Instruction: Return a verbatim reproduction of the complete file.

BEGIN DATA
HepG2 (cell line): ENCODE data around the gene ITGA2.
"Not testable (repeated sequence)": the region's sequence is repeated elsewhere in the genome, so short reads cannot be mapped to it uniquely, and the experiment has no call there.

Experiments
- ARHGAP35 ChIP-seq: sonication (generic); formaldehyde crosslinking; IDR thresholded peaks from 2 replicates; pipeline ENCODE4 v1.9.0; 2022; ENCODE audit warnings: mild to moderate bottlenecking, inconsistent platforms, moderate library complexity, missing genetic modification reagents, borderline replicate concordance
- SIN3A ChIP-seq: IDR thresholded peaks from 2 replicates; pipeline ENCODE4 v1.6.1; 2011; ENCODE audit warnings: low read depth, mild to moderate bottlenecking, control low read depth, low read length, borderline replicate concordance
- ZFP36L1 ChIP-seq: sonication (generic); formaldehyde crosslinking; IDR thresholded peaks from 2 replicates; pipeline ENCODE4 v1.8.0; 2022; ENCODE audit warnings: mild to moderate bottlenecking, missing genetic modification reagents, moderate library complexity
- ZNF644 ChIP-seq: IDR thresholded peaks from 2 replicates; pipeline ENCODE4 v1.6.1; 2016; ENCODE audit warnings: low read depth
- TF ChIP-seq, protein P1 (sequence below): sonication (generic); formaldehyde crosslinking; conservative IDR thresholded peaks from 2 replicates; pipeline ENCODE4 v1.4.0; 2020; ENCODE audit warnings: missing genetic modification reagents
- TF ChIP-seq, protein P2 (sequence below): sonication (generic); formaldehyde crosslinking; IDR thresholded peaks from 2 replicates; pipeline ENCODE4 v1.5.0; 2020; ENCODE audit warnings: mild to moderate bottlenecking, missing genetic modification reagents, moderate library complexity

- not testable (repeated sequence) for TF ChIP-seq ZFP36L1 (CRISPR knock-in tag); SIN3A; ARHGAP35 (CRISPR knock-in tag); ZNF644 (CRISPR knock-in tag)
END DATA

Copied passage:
HepG2 (cell line): ENCODE data around the gene ITGA2.
"Not testable (repeated sequence)": the region's sequence is repeated elsewhere in the genome, so short reads cannot be mapped to it uniquely, and the experiment has no call there.

Experiments
- ARHGAP35 ChIP-seq: sonication (generic); formaldehyde crosslinking; IDR thresholded peaks from 2 replicates; pipeline ENCODE4 v1.9.0; 2022; ENCODE audit warnings: mild to moderate bottlenecking, inconsistent platforms, moderate library complexity, missing genetic modification reagents, borderline replicate concordance
- SIN3A ChIP-seq: IDR thresholded peaks from 2 replicates; pipeline ENCODE4 v1.6.1; 2011; ENCODE audit warnings: low read depth, mild to moderate bottlenecking, control low read depth, low read length, borderline replicate concordance
- ZFP36L1 ChIP-seq: sonication (generic); formaldehyde crosslinking; IDR thresholded peaks from 2 replicates; pipeline ENCODE4 v1.8.0; 2022; ENCODE audit warnings: mild to moderate bottlenecking, missing genetic modification reagents, moderate library complexity
- ZNF644 ChIP-seq: IDR thresholded peaks from 2 replicates; pipeline ENCODE4 v1.6.1; 2016; ENCODE audit warnings: low read depth
- TF ChIP-seq, protein P1 (sequence below): sonication (generic); formaldehyde crosslinking; conservative IDR thresholded peaks from 2 replicates; pipeline ENCODE4 v1.4.0; 2020; ENCODE audit warnings: missing genetic modification reagents
- TF ChIP-seq, protein P2 (sequence below): sonication (generic); formaldehyde crosslinking; IDR thresholded peaks from 2 replicates; pipeline ENCODE4 v1.5.0; 2020; ENCODE audit warnings: mild to moderate bottlenecking, missing genetic modification reagents, moderate library complexity

- not testable (repeated sequence) for TF ChIP-seq ZFP36L1 (CRISPR knock-in tag); SIN3A; ARHGAP35 (CRISPR knock-in tag); ZNF644 (CRISPR knock-in tag)